On June 1, 2015, attorney Thomas Tisdale, chancellor of the Episcopal Church in South Carolina, issued a formal letter, on "Hellman, Yates, & Tisdale" letterhead (I am looking at it right now) to Henry E. Grimball, attorney for St. Michael's Church, offering to settle all issues. It said the Episcopal Church would relinquish all claims to the parishes if the Diocese of South Carolina would relinquish the entity of the diocese to the Episcopal Church (swap parishes for diocese). This would have ended all litigation and granted all parishes their freedom and trust-free ownership of all properties.

On June 3, Tisdale sent this letter by email to all of the attorneys on the DSC side. There was no positive response, only questions about whether the national Church actually backed the offer. Therefore, to clear up doubts, on June 5, Mary E. Kostel, a lead attorney for the national Episcopal Church, sent an email (I am looking at it right now) to all of the DSC lawyers stating:  "This email confirms that the representations Tom made in his letter to Mr. Grimball are correct." She certainly had authority to represent the Episcopal Church.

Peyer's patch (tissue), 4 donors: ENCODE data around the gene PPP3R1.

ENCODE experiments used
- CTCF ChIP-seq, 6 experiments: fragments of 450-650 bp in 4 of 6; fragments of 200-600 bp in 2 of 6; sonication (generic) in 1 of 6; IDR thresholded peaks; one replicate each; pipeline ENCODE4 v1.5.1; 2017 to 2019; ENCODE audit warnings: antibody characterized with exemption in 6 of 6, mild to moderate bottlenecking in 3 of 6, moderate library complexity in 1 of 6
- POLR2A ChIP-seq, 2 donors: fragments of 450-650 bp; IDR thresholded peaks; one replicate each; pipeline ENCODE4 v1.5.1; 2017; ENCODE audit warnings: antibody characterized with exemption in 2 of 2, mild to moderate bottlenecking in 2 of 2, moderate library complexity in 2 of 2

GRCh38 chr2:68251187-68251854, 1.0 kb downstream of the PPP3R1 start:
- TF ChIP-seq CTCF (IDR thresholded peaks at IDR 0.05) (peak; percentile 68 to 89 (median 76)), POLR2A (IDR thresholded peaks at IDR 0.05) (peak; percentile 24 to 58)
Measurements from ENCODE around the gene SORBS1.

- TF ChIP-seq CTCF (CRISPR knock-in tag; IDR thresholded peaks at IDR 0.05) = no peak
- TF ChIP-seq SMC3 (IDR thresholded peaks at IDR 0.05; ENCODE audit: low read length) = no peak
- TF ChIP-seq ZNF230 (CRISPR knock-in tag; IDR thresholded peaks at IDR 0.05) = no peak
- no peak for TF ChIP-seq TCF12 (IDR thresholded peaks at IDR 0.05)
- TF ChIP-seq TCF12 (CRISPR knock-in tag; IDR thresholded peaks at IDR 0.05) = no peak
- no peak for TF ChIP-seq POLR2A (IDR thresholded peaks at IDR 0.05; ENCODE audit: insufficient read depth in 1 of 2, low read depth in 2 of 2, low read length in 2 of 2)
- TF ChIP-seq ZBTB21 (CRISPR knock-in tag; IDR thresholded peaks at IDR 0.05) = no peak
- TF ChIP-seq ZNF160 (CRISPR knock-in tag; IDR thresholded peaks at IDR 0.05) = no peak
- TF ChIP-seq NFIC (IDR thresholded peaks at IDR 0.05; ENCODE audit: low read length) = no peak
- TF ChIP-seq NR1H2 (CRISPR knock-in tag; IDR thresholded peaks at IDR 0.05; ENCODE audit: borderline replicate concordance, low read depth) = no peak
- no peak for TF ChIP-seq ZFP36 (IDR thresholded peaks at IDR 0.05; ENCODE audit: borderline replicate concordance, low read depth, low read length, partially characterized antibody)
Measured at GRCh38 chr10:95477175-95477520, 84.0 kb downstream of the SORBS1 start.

Thus, the truth is there was a formal offer in writing this was confirmed by the authorities of the national Church. 

DSC leaders never made a formal response to TEC's offer. Their answer came in a public press release on their website on June 15, rudely repudiating the offer as "spurious" (false). They claimed that the parishes rejected the offer. I am not aware of any parish acting on TEC's June 1 offer. If anyone has a document that a DSC parish addressed the offer between June 1 and June 15, I would like to have a copy of it. To my knowledge, no parish even discussed the offer. Apparently, the decision to reject came only from the diocesan leadership. They alone refused to allow the local parishes to have sole ownership of their properties. If so, the blame rests on them alone and they cannot hide behind a false smokescreen of nothing in writing and no verification from the Episcopal Church.

4)  ---Judge Edgar Dickson said the SCSC decision of Aug. 2, 2017, was unclear. MISLEADING.